Matt Carlson confronts the promise and perils of unnamed sources in this exhaustive analysis of controversial episodes in American journalism during the George W. Bush administration, from prewar reporting mistakes at the New York Times and Washington Post to the Valerie Plame leak case and Dan Rather's lawsuit against CBS News._x000B__x000B_Weaving a narrative thread that stretches from the uncritical post-9/11 era to the spectacle of the Scooter Libby trial, Carlson examines a tense period in American history through the lens of journalism. Revealing new insights about high-profile cases involving confidential sources, he highlights contextual and structural features of the era, including pressure from the right, scrutiny from new media and citizen journalists, and the struggles of traditional media to survive amid increased competition and decreased resources. _x000B__x000B_In exploring the recent debates among journalists and critics over the appropriate roles of media, Carlson underscores the potential for unattributed information to be both an effective tool in uncovering necessary information about vital institutions and a means for embroiling journalists in controversy and damaging the credibility of already struggling news outlets. A timely cultural analysis, On the Condition of Anonymity maps the varying perspectives on confidential sources to foster a deeper understanding of moments of crisis, anxiety, transformation, and power in American history and American journalism.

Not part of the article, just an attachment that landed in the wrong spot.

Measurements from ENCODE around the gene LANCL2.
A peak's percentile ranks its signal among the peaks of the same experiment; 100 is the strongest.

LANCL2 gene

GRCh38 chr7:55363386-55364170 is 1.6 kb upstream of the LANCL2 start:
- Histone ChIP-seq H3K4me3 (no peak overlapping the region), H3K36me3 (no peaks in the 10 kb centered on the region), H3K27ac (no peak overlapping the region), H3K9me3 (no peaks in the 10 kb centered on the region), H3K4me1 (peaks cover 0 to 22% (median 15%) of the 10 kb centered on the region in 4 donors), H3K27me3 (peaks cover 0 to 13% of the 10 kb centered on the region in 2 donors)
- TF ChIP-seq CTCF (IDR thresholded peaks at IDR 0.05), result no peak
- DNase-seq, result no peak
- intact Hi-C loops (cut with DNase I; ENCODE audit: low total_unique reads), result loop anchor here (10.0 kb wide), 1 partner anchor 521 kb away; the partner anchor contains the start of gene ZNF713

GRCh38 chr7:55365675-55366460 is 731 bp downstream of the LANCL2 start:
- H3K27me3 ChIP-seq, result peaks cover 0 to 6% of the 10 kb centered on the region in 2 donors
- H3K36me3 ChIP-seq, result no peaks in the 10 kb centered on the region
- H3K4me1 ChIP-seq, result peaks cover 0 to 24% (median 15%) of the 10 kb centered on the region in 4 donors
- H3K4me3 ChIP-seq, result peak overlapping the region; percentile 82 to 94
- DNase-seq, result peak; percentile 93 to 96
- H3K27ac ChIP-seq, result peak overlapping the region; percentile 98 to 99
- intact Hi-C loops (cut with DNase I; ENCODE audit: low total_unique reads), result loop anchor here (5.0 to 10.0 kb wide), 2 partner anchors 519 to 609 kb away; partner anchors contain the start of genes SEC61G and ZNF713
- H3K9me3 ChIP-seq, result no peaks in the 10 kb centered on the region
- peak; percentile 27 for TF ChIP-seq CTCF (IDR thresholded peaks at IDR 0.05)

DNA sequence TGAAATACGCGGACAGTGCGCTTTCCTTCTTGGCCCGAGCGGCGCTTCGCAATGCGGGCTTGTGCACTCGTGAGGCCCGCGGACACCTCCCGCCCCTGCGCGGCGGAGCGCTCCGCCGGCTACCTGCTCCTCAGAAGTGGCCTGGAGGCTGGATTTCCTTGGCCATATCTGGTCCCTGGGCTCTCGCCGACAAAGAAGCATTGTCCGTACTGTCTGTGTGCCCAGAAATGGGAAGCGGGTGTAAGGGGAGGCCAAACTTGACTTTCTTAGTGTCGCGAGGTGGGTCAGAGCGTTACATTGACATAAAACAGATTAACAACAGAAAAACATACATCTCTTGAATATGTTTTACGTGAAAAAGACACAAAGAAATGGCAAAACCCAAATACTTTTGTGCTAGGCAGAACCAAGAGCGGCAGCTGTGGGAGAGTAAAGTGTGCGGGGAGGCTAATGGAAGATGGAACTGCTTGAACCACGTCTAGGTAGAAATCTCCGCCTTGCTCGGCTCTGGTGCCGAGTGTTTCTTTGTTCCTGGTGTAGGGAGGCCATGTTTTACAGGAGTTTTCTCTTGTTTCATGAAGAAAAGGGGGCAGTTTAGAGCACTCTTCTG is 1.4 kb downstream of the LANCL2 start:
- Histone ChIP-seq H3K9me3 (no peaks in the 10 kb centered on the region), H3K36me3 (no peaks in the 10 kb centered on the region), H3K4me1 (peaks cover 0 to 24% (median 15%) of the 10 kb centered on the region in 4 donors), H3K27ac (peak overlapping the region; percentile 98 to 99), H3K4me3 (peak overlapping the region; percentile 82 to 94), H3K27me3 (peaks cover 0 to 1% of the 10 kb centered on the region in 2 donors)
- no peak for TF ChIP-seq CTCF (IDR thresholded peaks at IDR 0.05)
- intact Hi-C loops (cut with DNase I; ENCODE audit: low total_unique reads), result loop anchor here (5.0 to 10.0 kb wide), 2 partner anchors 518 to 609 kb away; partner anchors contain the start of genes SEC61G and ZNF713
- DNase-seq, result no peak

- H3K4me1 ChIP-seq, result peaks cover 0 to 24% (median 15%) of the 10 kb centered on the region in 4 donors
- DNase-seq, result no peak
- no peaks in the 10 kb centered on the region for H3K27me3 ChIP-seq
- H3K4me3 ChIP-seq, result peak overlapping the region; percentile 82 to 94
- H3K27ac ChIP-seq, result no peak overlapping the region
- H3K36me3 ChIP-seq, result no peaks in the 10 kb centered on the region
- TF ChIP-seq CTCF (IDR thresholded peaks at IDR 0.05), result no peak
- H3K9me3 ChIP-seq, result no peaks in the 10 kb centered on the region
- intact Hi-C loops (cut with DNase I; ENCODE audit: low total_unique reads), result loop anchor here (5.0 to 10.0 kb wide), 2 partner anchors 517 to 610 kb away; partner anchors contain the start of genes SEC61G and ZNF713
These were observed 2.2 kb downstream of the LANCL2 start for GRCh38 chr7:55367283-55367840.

Subjects: Language & Literature
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